• An immediate, transcient response to injury in which reflex activity below the level of the injury temporarily ceases due to loss of autonomic function below the level of the lesion.
    • Have to lose DTRs to get this....when DTRs return your spinal shock dissolved 
  48. Autonomic Dysreflexia
    • True Medical Emergency
    • Exaggerated response of autonomic nervous system to noxious (painful) stimuli
    • With injury at or above the level of T6

    Can only occur after spinal shock is resolved   
  49. Autonomic Dysreflexia
    They sympathetic nervous system is stimulated, but an appropriate parasympathetic modulation response can't be elicited b/c of the spinal cord injury that separates the two divisions of the autonomic nervous system.

    Triggered by various stimuli including a distended bladder, constipation, renal calculi, ejaculation, or uterine contractions, but also may be caused by pressure sores, skin rash, enemas, or even sudden position changes.

    Change pt's slow & steady is the Key
  50. Preventing Further Cord Injury
    Move them in 1 piece, Log Roll
  51. Nursing Care of the Laminectomy Patient
    • Preoperatively:
    • assess pt's VS & neurologic status to establish baselines
    • pt's understanding of surgical routines
    • tell pt what to expect in the immediate postop period
    • ongoing assessment of neurologic status and on promoting healing at the operative site    
  52. Nursing Care of the Laminectomy Patient
    • Assessment:
    • VS, neurologic status, & breath sounds
    • frequently assess movement, strength, ROM, & ability to localize sensory sstimulus
    • fluid intake & output
    • abdomen for bowel sounds; palpate bladder
    • inspect the surgical dressing for bleeding, clear CSF drainage, and foul drainage
    • if the pt has pain, obtain a complete description      
  53. Common Terms Associated with Stroke & TIA
    • agnosia: the inability to recognize an object by sight, touch or hearing
    • anosognosia: the apparent denial or unawareness of one's own neurological deficts
    • aphasia: the absence or impairment of the ability to communicate through speech, reading or writing because of brain dysfunction
    • apraxia: the inability to perform purposeful movements despite the absence of sensory or motor impairment
    • ataxia: impairment of muscular coordination especially with attempted movement of voluntary muscles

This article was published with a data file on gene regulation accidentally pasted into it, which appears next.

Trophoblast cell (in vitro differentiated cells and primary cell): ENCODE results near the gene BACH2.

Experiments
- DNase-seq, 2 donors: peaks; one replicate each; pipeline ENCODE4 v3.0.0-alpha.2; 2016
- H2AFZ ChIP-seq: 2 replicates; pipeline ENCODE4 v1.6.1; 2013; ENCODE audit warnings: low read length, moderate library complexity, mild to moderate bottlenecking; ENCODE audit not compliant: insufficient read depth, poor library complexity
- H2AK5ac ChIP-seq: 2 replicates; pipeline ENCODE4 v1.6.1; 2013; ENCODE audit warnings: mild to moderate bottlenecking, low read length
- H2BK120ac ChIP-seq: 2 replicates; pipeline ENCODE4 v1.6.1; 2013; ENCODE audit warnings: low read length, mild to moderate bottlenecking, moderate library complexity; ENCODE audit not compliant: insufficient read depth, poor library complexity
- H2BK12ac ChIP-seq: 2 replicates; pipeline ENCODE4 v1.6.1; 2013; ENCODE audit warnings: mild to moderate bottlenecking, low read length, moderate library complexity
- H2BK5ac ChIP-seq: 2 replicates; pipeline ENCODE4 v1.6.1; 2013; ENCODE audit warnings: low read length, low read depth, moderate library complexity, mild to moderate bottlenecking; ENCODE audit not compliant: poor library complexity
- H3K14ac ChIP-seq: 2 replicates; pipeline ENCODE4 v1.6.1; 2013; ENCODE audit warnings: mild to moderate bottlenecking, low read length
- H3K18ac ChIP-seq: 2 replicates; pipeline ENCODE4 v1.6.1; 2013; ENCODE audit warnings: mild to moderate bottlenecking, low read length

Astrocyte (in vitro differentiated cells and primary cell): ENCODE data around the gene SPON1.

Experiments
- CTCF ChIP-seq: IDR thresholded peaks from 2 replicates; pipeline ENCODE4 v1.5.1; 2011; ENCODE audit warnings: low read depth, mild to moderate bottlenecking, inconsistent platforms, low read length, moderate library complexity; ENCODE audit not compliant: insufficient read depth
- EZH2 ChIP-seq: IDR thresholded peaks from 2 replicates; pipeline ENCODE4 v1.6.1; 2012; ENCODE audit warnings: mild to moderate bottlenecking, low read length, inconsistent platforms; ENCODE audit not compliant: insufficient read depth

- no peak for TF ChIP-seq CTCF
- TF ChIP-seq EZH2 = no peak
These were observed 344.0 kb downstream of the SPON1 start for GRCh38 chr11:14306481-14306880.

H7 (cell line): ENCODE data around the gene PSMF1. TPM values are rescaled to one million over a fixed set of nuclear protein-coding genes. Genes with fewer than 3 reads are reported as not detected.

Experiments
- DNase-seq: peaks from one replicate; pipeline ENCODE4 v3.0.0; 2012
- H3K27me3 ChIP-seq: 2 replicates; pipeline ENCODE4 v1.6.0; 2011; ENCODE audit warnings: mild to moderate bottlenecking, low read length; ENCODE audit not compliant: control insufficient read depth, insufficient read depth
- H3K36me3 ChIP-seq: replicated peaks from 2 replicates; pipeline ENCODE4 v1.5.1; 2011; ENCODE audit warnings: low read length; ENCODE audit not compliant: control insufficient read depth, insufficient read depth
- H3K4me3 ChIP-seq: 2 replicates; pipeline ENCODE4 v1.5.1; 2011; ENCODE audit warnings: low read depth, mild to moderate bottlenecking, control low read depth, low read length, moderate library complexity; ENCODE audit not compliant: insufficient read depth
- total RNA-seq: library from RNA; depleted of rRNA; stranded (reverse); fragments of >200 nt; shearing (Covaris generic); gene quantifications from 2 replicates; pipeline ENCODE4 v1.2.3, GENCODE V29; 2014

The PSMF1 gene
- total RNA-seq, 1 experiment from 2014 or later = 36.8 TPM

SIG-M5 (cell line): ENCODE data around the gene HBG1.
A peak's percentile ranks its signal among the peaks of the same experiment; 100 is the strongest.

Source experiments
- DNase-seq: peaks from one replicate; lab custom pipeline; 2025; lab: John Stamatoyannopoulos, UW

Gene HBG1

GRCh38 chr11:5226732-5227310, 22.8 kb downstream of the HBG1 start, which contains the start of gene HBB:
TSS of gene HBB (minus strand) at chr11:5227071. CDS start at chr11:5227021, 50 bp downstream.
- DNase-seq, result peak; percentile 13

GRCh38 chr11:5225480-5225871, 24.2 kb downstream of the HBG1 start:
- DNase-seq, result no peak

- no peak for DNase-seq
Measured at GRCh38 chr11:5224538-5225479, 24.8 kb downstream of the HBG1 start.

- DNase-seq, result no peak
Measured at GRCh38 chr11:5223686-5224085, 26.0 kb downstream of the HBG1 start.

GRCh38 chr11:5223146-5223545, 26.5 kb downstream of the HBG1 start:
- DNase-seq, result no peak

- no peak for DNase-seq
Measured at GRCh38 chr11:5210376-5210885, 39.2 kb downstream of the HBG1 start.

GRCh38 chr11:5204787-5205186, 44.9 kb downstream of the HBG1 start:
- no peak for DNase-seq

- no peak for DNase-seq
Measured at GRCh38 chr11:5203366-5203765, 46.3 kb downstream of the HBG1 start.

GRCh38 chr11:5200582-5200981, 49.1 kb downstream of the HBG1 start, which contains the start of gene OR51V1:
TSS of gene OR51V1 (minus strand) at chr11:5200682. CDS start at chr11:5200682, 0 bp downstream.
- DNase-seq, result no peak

• broca's aphasia: loss of 'motor' speech called expressive aphasia
    • contra-lateral: opposite side
    • dysarthria: speech difficulty due to dysfunction that affects oral lingual or pharyngeal muscles
    • dysphagia: difficulty or inability to swallow
    • hemi-anesthesia: loss of sensation to half of the body
    • hemi-anopsia: loss of sight in one half of the visual field
    • hemi-paresis: hemi-plegia
    • hemi-plegia: paralysis of one side of the body
    • Lacunar Stroke: a focal loss of brain tissue due to stroke involving  a small penetrating artery in the brain
    • Proprioception: the awareness of posture, movement and changes in equilibrium and the knowledge of position, weight and resistance of objects in relation to the body
    • Wernicke's Aphasia: loss of speech due to an injury in Wernicke's area on the dominant side of the brain, wich results in an inability to understand spoken or written words. Also called receptive aphasia
    • TIA: A neurologice deficit, vascular in origin that produces stroke symptoms that usually resolve in 24 hrs
  54. Major Blood Supply to the Brain
    Blood is supplied to the brain, face, and scalp via two major sets of vessels; the right and left common carotid arteries and the right and left vertebral arteries
  55. Stroke in the Anterior Communicating Artery
    • Motor deficits of the foot and leg
    • Contra-lateral weakness of upper extremities
    • Urinary incontinence
    • Loss of proprioception
    • Contra-lateral grasp & sucking reflex
    • Apraxia     
  56. Blood Supply to the Brain: MCA
    • The middle cerebral artery is the largest branch of the internal carotid artery
    • The artery supplies a portion of the frontal lobe and the lateral surface of the temporal and parietal lobes, including the primary motor and sensory areas of the face, throat, hand and arm and in the dominant hemisphere, the areas for speech
    • The MCA is the artery most often occluded in stroke or CVA  
  57. Stroke in the Middle Cerebral Artery
    • Contra-lateral hemi-paresis or paralysis
    • Loss of contra-lateral proprioception, fine touch and localization
    • Aphasia if dominant cerebral hemisphere is affected
    • Neglect of opposite side if non dominant hemisphere is affected
    • Homonymous hemianopsia    
  58. Blood Supply to the Brain: PCA
    • The posterior cerebral arteries stem from the basilar artery
    • The posterior cerebral arteries supply the temporal and occipital lobes of the left and right hemispheres
    • When infarction occurs in the territory of the posterior cerebral artery, it is usually secondary to embolism from the heart

    Think vision Think PCA 
  59. Two Major Types of Stroke
    • Ischemic Stroke (Thrombotic Stroke)
    • counts for about 80% of all strokes 
    • occurs when plaque forms in the lumen of an artery, called atherosclerosis, in the brain
    • as the lumen of the artery becomes more narrow, arterial flow is diminished or completely occluded
    • platelets aggregate at plaque sites and can lead to total occlusion
    • Hemorrhagic Stroke
    • account for 20% of strokes
    • is caused by a rupture of one of the arteries in the CNS
    • onset of symptoms with hemorrhagic stroke are much swifter as there is usally a rapid accumulation of blood (clot) within the brain
  60. Alzheimer's: Nursing Care
    • Health promotion